(8) The law of estoppel by conduct was stated long ago in Pickard v. Sears (1837) 6 Ad & El 469, and has received statutory expression in the Indian Evidence Act (Section 115). The form in which it is usually stated is that:
'Where one by his words or conduct wilfully causes another to believe in the existence of a certain state of things, and induces him to act on that belief, or to alter his own previous position, the former is concluded from averring against the latter a different state of things as existing at that time. '
We have also found in Casperz on 'Estoppel' (4th Edition Section 105, pages 111), an actual reference to the members of a Hindu joint family who held out one of their member as manager of the estate, in such a manner as to induce outsiders dealing with him to believe that he had authority to mortgage their interest. The learned author points out that, under such circumstances, those members are estopped from denying the binding nature of the mortgage, on the ground that member had no power to act on behalf of the family.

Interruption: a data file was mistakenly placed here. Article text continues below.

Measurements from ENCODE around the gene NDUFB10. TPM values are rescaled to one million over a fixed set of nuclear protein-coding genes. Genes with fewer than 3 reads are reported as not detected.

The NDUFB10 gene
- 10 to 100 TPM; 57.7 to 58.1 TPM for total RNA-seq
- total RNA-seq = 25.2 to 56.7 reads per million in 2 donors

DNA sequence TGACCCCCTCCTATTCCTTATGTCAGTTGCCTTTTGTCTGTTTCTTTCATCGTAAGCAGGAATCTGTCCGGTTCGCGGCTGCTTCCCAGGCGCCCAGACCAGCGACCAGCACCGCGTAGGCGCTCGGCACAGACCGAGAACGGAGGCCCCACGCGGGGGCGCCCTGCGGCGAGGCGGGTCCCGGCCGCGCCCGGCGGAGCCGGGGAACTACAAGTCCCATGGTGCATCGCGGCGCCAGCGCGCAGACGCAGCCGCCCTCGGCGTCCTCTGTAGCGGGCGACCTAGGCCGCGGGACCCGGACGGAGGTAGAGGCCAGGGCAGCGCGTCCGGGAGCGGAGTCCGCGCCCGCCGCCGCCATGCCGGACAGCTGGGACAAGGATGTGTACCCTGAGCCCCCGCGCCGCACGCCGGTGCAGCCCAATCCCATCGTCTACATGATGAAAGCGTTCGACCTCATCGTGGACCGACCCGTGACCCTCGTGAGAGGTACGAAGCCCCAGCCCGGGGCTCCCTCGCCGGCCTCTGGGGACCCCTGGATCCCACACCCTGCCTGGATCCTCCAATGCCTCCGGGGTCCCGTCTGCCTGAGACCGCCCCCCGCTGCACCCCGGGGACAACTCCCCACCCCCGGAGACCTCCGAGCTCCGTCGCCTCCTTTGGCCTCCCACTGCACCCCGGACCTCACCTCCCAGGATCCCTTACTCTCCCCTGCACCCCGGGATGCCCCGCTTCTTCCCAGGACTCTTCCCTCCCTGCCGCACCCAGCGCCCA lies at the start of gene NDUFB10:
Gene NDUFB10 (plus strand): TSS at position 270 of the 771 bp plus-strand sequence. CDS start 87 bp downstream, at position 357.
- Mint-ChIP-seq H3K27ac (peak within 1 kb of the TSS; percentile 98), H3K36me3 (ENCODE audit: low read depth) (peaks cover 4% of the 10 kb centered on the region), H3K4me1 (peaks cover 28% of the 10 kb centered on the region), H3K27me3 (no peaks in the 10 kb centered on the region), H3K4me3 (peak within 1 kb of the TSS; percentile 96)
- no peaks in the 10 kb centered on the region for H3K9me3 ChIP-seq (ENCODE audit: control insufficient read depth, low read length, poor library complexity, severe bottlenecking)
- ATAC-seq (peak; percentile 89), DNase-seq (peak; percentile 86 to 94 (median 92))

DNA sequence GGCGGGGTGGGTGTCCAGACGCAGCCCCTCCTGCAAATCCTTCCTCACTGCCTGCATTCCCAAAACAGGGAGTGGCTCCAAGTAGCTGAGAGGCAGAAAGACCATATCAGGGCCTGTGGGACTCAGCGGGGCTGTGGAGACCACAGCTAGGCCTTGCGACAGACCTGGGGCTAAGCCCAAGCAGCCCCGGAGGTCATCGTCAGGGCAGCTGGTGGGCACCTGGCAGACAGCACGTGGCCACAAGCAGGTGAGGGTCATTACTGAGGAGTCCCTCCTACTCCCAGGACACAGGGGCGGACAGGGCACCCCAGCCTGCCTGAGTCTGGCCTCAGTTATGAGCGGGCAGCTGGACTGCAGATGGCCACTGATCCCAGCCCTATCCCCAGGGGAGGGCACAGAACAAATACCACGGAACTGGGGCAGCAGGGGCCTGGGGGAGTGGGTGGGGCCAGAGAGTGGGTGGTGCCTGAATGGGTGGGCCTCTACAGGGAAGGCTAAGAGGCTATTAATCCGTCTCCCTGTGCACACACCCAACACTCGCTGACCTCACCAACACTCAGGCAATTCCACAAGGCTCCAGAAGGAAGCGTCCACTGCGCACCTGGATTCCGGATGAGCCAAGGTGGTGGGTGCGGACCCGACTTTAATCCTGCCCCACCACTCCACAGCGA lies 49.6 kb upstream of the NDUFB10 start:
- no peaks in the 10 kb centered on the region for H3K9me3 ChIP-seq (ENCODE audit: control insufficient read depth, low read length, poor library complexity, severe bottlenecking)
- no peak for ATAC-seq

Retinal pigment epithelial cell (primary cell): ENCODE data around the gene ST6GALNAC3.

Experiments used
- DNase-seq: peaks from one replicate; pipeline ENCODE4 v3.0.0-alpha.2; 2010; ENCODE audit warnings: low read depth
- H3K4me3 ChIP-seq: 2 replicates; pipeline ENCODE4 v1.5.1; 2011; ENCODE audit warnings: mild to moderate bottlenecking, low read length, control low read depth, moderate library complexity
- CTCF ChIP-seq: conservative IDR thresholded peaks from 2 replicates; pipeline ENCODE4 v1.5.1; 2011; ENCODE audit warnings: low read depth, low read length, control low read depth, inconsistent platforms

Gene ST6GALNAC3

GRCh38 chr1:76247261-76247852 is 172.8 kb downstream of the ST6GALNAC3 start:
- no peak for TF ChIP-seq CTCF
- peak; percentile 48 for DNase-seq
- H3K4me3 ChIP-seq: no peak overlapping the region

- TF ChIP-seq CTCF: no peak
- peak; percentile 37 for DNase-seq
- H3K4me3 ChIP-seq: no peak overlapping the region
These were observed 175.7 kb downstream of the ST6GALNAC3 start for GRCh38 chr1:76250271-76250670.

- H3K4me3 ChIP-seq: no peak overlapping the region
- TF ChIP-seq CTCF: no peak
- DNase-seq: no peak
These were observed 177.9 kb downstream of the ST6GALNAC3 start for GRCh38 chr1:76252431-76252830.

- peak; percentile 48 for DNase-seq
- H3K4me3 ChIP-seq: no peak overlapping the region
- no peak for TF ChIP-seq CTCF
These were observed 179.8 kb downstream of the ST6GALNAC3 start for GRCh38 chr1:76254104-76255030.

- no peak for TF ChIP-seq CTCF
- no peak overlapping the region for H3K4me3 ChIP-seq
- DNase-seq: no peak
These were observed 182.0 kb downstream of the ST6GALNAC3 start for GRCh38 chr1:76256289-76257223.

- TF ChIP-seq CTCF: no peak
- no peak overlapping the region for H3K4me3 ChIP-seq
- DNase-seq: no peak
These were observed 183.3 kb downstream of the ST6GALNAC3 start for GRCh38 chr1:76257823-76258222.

Again, since it is clear that a prior transaction was approbated by second defendant, entered into with plaintiffs under identical circumstances, when it was convenient for second defendant to do so, because there was a settlement, the karta (second defendant) cannot be now heard to reprobate and to deny. 'One cannot play fast and loose' (Bigelow 6th edition, p. 783). In American Jurisprudence vol. XIX Section 127 page 781, we find the law of estoppel to be stated in this form, that even if the party adjudged to be estopped was silent, and so conducted himself as to warrant the conclusion that he consented to the transaction and approved of it, he would be bound.
We have hence no hesitation in concluding that the first defendant-firm and the second defendant are bound by the suit transaction, and liable for the breach of contract, along with the third defendant. However, as contended by the learned counsel for the appellants, it appears to be indisputable that no liability can attach itself to the fourth defendant amongst the appellants, and the appeal will have to be allowed only to this limited extent.